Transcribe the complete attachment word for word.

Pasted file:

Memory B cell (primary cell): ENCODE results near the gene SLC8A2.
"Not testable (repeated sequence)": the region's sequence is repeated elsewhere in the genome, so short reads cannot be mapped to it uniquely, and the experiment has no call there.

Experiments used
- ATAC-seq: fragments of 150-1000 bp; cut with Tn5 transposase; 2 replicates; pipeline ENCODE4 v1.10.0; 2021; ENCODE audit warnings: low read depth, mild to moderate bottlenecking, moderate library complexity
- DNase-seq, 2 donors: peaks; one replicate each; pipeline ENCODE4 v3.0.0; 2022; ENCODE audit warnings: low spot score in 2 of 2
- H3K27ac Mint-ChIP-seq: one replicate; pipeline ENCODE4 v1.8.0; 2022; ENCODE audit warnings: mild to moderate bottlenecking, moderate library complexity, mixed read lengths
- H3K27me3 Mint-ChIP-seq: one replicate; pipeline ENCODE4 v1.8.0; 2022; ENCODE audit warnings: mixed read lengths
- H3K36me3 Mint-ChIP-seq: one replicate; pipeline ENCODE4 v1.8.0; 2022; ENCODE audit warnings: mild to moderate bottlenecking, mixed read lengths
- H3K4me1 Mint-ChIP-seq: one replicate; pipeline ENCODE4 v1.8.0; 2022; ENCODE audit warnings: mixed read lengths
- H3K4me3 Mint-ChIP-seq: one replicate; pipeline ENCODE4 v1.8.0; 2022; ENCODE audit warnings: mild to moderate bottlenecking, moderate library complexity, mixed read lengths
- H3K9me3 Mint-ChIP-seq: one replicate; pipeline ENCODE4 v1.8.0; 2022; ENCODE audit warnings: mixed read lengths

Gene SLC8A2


Memory B cell (primary cell): ENCODE results near the gene SLC8A2.
"Not testable (repeated sequence)": the region's sequence is repeated elsewhere in the genome, so short reads cannot be mapped to it uniquely, and the experiment has no call there.

Experiments used
- ATAC-seq: fragments of 150-1000 bp; cut with Tn5 transposase; 2 replicates; pipeline ENCODE4 v1.10.0; 2021; ENCODE audit warnings: low read depth, mild to moderate bottlenecking, moderate library complexity
- DNase-seq, 2 donors: peaks; one replicate each; pipeline ENCODE4 v3.0.0; 2022; ENCODE audit warnings: low spot score in 2 of 2
- H3K27ac Mint-ChIP-seq: one replicate; pipeline ENCODE4 v1.8.0; 2022; ENCODE audit warnings: mild to moderate bottlenecking, moderate library complexity, mixed read lengths
- H3K27me3 Mint-ChIP-seq: one replicate; pipeline ENCODE4 v1.8.0; 2022; ENCODE audit warnings: mixed read lengths
- H3K36me3 Mint-ChIP-seq: one replicate; pipeline ENCODE4 v1.8.0; 2022; ENCODE audit warnings: mild to moderate bottlenecking, mixed read lengths
- H3K4me1 Mint-ChIP-seq: one replicate; pipeline ENCODE4 v1.8.0; 2022; ENCODE audit warnings: mixed read lengths
- H3K4me3 Mint-ChIP-seq: one replicate; pipeline ENCODE4 v1.8.0; 2022; ENCODE audit warnings: mild to moderate bottlenecking, moderate library complexity, mixed read lengths
- H3K9me3 Mint-ChIP-seq: one replicate; pipeline ENCODE4 v1.8.0; 2022; ENCODE audit warnings: mixed read lengths

Gene SLC8A2